In this claims case study, adviser Susan Jackson talks about her first claim experience, in which the client unfortunately had no cover. She also shares the learnings she subsequently applied to her business.
At a glance
Submitted by: Susan Jackson
Business: Executive Director, Women’s Financial Network
Client: female, passed away from cancer
Susan was only two months into her career as a financial planner when a client called with the sad news that their mother had died. “Maggie’s passed away. She had cancer, and we’re just ringing to find out what we need to do to claim the insurance,” the client told Susan.
Unfortunately, Maggie did not have any insurance, and Susan was the one to have to deliver the bad news. “Because she had an adviser the family automatically assumed she had insurance,” recalls Susan. “I remember having to say to them: ‘I’m really sorry but she doesn’t have any insurance.’ And I felt sick. Because the thing that really stuck in my mind was that I was one of the first people they called, and it was a really awful conversation.”
The knowledge that she would always be the first or second person called upon after a client suffered a traumatic event had a profound effect on Susan, and she changed her approach to client conversations almost immediately.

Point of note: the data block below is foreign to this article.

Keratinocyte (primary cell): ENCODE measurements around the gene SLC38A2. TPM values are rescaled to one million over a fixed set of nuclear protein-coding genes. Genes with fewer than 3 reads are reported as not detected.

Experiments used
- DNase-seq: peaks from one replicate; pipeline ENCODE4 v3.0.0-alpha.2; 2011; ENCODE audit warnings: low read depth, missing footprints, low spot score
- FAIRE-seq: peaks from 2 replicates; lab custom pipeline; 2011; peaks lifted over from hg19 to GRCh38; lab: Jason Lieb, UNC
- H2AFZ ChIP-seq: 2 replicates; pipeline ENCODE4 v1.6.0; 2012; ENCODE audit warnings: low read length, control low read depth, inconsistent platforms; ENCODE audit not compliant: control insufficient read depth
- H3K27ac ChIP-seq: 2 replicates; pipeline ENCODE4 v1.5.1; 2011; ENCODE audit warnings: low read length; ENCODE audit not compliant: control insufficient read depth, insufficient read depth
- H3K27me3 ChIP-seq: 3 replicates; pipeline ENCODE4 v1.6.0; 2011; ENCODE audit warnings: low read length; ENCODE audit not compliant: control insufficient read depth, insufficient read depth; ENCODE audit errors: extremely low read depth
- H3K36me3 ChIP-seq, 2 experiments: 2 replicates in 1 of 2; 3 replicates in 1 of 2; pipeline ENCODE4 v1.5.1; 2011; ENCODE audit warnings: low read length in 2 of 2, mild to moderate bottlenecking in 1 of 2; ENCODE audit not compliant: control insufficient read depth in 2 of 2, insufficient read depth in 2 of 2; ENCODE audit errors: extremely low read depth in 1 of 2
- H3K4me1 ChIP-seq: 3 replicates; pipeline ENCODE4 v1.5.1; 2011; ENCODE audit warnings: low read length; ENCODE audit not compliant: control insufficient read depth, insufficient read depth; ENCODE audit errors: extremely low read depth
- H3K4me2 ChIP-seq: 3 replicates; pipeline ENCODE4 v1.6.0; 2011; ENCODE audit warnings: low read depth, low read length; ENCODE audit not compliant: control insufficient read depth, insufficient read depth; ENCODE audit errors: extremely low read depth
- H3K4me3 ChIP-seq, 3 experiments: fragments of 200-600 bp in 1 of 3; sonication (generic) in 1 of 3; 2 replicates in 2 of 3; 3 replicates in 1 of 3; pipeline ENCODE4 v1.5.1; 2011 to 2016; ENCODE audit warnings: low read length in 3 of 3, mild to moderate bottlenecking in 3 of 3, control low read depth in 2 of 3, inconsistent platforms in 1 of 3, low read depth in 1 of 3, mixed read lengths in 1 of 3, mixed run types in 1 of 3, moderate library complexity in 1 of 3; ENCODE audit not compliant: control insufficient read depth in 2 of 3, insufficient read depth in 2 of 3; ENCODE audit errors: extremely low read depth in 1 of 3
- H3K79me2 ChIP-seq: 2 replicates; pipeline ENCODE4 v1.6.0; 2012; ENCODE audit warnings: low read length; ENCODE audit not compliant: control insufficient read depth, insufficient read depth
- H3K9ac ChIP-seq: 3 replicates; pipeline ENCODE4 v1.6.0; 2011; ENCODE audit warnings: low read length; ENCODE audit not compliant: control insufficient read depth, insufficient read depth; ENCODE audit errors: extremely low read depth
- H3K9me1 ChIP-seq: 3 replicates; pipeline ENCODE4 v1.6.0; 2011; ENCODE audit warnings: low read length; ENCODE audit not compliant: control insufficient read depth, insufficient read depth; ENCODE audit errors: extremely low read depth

The hard conversations are where you add the most value
“What I learnt from that experience was when you get ‘that phone call’, you need to be able to know that you did everything you could to make the process as stress-free as possible. It’s not just managing the process of lodging the claim, but knowing that you had the conversation about insurance with the client in the first place.”
Susan says that while clients will not always take her advice, she is careful to provide them with as much detail as possible upfront so they can make an informed choice.
“Our job isn’t to be their best friend – our job is to advise them on their financial matters as best we can. Be aware that if anything happens – good, bad or in-between – you’re going to be the first person they call. How that conversation goes is often going to depend on what you did before. If they’ve made the informed choice that they don’t want the insurance, or they don’t want to put a binding nomination in place, or do their wills, then fine. But when you get that phone call, you don’t want to be thinking, ‘Oh, I probably should have talked to them about that’.
“This isn’t a job about easy conversations. The hard conversations are where you add the most value.”
Susan believes those conversations can also have a positive effect on a business’ bottom line: “When a claim is paid that’s when you get the good referrals. The client tells you how thankful they are to you for making them have the hard conversation at the beginning, and when their friends see that they were able to deal with the most traumatic situation, and be okay financially, that’s when you know those client referrals will stick.”